Since I’m a one-man show, people who utilize my writing services have unique access to their writer. Want to talk with your resume writer on the phone? I’ll be the one answering. Shoot me an email? The response is from me. Need to pass some helpful documents my way that will aid in the creation of your resume? It’ll be my smiling face and bald head that shows up at Starbucks.

Based in the small city of Cleveland, Tennessee (just outside of Chattanooga, Tennessee), I’ve created resumes for people of all walks of life who are in all stages of their careers. Resumes I’ve written have helped hospital administrators, electricians, factory line workers, flight attendants, salespeople, social workers, and others put their best foot forward.

Whether you’re going for an open slot as the CEO of a massive company, trying to look impressive for the first interview of your life, or are anywhere in-between, I’ll build a resume that puts you in an optimal position to land the job of your dreams.

But I don’t just build a resume for you. When I am finished, I provide you with a PDF and a Word document of the resume. I do this so that if you change your aspirations, you can modify the resume to fit your new desires all on your own, without having to pay me to edit the resume. Will being this nice lead to me working my way out of a job? Possibly. But my clients appreciate the gesture, and keeping clients happy—whether they’re looking for a new resume or to have their 40,000-word book edited—is my main goal.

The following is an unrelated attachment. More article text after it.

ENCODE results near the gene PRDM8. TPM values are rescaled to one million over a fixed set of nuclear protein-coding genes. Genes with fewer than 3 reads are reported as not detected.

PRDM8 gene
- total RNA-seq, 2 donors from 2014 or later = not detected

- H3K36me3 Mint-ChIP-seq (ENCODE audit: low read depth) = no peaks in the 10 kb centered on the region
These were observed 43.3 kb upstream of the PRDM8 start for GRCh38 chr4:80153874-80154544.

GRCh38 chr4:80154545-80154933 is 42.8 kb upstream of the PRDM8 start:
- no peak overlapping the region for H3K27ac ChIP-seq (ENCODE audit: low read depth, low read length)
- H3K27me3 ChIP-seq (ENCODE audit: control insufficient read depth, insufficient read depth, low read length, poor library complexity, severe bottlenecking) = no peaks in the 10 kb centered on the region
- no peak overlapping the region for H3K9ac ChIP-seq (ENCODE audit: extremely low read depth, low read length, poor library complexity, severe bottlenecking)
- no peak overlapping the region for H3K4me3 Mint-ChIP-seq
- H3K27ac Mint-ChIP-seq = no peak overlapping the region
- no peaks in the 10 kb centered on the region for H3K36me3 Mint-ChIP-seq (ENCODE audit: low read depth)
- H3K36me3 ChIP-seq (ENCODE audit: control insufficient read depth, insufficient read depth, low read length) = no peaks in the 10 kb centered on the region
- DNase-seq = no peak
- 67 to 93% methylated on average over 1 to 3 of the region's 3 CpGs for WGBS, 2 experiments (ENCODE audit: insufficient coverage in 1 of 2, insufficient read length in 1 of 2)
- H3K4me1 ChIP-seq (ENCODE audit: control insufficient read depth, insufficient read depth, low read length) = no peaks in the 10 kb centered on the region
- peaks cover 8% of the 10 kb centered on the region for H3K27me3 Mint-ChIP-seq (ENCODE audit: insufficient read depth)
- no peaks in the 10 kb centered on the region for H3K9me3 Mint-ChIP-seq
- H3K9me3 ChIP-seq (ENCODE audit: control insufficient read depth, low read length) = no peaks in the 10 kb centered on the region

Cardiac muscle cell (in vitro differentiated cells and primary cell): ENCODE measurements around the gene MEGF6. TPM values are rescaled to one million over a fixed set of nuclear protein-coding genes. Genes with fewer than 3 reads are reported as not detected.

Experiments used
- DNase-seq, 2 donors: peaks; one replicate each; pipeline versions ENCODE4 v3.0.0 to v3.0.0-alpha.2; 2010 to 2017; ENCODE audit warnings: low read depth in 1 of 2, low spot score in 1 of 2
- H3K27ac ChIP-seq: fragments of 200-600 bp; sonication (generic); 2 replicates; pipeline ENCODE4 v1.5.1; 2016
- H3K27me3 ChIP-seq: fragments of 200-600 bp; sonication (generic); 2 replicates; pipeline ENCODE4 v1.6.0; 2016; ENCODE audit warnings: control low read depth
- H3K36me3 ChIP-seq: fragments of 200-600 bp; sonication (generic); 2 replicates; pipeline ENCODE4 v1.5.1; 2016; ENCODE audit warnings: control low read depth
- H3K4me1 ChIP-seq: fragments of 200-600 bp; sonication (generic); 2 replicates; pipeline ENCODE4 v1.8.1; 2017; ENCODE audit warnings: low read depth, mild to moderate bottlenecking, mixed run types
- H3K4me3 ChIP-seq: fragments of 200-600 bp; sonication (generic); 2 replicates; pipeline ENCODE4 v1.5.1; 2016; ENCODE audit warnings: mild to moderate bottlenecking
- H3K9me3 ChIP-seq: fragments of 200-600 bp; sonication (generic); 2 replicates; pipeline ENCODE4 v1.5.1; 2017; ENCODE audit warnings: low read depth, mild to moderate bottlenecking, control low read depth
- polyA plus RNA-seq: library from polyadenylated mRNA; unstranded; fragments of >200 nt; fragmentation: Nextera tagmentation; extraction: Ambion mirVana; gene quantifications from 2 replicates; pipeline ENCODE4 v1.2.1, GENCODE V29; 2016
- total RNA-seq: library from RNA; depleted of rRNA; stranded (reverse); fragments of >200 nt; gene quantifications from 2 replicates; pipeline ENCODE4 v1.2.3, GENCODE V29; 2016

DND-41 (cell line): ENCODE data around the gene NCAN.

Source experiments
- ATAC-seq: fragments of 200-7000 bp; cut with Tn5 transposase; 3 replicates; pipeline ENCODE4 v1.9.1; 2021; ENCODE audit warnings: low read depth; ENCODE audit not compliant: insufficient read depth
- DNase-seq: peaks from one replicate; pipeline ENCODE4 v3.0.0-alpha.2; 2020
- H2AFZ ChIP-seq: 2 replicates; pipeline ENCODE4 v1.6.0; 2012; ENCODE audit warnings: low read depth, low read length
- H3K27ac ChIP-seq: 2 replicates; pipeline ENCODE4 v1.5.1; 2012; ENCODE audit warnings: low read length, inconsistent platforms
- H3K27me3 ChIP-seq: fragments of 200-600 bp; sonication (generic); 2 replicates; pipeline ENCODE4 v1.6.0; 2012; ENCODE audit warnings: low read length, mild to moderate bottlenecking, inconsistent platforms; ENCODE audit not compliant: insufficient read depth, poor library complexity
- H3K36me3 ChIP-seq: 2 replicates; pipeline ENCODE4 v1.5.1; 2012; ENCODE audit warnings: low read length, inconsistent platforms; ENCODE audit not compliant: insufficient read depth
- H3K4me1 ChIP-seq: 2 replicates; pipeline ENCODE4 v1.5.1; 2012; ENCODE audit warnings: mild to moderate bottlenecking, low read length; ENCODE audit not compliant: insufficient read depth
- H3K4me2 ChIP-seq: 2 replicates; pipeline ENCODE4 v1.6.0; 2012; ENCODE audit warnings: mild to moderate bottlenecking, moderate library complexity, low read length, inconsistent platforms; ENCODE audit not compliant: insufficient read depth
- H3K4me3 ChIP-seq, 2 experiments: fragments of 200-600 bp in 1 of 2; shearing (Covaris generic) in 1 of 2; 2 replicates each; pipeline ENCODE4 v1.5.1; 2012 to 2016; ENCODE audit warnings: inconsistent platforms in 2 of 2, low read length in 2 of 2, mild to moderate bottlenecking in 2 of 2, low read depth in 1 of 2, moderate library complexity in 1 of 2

Ready to land your dream job? It starts with the right resume. So drop me a line today and let’s get started!

Cost For Resume Services: $75–$125

New Site

Well, thanks to some super rad Internet viruses, my site of more than a decade kicked the bucket. I was able to salvage a few blog posts, but besides that, everything here is new. So if you’re wondering why all the old blog posts were tossed online the same day, now you know!

Here’s hoping this doesn’t happen again. Ever. Takes too much time from writing and editing and designing to worry with web updates and sitting on hold with tech pros. Mad props to my pal, Robert Briggs, who is not only a photography master, but knows his way around the web as well.

Now back to your regularly scheduled program. And back to my bike ride through scenic Cleveland, Tennessee. As you were…

Oh, The Horrorscopes!

Flipping through a few old issues of the now-defunct Bradley News Weekly (Cleveland, TN), I came across some of the most useless and entertaining bits we put out during the last leg of the paper. Known as the Horrorscopes, these were a fun way for us to take advantage of the horoscopes that without just cutting and pasting them into the paper.

To be honest, I’m not sure which of these I wrote, as everyone in the office worked together to come up with these, but they were all great fun. As you will see, we were occasionally as vague as many horoscopes, but the Horrorscopes were often extremely specific and it is in that specificity that they find their true horror. That and our strategic pitting of one sign against another.

Without further ado, I present to you a few Horrorscope highlights.


ARIES, you need to be a team player when it comes to your job. Do your work as best as you can, but let it be known that you also stand by your coworkers. Be cautious when interacting with the coworker you hold a grudge against. It’s mutual.

GEMINI, sometimes the most unselfish act involves letting others do things for you. Stand back and let someone else enjoy the spotlight and dote on you. Avoid any compliments from the man in the white t-shirt. He is a backstabber.